A KILLER solar storm is closer to Earth than you think; Internet to GPS threatened: Study

The next Carrington-level solar storm could appear on Earth within two to three decades, according to a study. Know the threat it comes with.

Humans have been extremely lucky. The entire wireless and internet-based tech advancement that we have achieved over the last 50 year or so, came during a period when major solar storms were practically non-existent. As a result, we have placed 4,852 satellites (as of January 1, 2022) in space that are orbiting the Earth and helping us transmit huge amounts of data across the globe in mere seconds. We also have a network of undersea Internet cables stretching all across the oceans, connecting the world. But a study claims that this will not last forever and intense solar storm attacks will begin sooner than we think and these will likely destroy satellites in space and cause massive internet outages lasting half-an-year or more. Once that happens, our planet might be in for a period of horror.

The study is by Sangeetha Abdu Jyothi, an Indian scholar and assistant professor at University of California. Building up the case for how tech advancement came to this stage, the study mentions, “modern technological advancement coincided with a period of weak solar activity and the sun is expected to become more active in the near future”. It also claimed that the next big solar storm event is not far away and we might not be prepared for it.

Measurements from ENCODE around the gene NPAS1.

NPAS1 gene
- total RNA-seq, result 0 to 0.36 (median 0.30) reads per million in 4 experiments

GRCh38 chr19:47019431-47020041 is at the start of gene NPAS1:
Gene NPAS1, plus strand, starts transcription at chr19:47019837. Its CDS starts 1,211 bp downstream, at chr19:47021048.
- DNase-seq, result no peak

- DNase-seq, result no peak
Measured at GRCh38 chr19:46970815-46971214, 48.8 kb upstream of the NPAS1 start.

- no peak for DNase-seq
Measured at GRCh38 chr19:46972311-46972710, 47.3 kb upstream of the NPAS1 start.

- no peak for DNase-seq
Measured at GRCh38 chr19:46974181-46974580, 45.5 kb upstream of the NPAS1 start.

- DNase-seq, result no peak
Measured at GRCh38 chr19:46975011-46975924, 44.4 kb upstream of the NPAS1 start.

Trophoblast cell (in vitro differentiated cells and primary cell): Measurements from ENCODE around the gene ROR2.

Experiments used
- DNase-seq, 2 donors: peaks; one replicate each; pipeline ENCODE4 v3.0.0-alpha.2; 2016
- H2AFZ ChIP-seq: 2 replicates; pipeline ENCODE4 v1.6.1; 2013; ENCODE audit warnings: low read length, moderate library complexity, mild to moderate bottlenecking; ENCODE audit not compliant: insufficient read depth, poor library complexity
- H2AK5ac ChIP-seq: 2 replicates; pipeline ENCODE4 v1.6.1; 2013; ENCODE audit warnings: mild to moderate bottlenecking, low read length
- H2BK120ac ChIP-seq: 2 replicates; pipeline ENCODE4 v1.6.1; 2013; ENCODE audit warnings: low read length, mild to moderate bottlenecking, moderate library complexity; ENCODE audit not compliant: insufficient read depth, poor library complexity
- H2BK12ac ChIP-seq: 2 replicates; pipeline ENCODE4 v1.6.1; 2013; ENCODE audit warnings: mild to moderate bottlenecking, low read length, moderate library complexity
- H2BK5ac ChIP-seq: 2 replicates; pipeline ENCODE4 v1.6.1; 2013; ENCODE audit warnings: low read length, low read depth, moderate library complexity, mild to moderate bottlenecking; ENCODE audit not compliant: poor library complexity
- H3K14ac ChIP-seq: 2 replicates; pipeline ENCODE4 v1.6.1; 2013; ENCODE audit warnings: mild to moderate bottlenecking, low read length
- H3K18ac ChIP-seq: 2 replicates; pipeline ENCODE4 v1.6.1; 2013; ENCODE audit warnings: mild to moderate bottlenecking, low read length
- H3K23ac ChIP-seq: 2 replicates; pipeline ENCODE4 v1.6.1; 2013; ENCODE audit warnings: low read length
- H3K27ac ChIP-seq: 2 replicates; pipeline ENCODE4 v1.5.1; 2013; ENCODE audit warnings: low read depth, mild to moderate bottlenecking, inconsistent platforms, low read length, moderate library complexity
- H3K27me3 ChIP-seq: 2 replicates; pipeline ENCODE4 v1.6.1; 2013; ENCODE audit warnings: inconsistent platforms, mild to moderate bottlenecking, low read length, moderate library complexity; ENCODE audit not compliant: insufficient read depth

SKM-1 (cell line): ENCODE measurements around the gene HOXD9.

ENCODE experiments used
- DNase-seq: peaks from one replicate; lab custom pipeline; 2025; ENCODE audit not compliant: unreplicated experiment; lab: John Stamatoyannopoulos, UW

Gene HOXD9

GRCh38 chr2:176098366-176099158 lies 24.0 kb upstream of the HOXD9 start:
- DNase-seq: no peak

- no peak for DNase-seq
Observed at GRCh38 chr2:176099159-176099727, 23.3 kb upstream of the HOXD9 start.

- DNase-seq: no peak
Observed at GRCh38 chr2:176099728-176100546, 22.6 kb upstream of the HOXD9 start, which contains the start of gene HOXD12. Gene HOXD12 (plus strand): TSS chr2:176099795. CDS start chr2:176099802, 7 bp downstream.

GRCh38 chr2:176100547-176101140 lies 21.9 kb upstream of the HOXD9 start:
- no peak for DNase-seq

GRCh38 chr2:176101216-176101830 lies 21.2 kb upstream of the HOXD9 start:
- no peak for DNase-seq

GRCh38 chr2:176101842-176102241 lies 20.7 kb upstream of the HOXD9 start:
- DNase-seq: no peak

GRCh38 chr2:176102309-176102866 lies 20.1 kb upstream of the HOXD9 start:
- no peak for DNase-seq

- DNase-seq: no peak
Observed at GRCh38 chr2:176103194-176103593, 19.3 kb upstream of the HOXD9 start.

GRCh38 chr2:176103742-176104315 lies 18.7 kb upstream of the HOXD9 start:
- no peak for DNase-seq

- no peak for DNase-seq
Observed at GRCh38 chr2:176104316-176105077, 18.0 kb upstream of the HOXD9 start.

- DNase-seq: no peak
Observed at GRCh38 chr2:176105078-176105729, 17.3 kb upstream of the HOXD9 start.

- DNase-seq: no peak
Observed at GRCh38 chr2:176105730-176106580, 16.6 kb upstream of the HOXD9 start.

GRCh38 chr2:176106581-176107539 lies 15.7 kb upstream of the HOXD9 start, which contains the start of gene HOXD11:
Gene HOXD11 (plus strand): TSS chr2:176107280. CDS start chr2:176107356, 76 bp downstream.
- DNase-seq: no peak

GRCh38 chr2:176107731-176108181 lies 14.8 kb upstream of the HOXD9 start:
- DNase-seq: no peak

A major solar storm might come within 2-3 decades

In February 2022, a solar storm destroyed 40 Starlink’s satellites. The satellites, made by Elon Musk-led SpaceX, fell victim to a mere G2-class solar disturbance. This is no way near to the gigantic G5-class solar storm that took place in 1859 and is known as the Carrington-event. “The current Internet infrastructure has not been stress-tested by strong solar events”, states the study.

But things will not stay the same way. “A recent study from November 2020 suggested that the ongoing solar cycle has the potential to be one of the strongest on record. Recent estimates for the number of sunspots at the peak of this cycle are between 210 and 260”, added the study. This is a very high number considering the previous solar cycle that ended in 2019 had a peak sunspot number of 116.

And the worst part is, our technology is not prepared to withstand something like that. We were only able to reach this level of advancement because the cosmic disturbances were laying dormant. But when the Sun roars again, these instruments and satellites might get destroyed as they have not been stress tested for geomagnetic events.

What could be the consequences? Satellites becoming dysfunctional would directly impact GPS, mobile phone network, radio communications and more. Power grids and electronic systems on Earth that run on computers may also suffer irreparable damage. And it can even destroy the internet around the world, pushing us back to the dark ages in virtually the blink of an eye.

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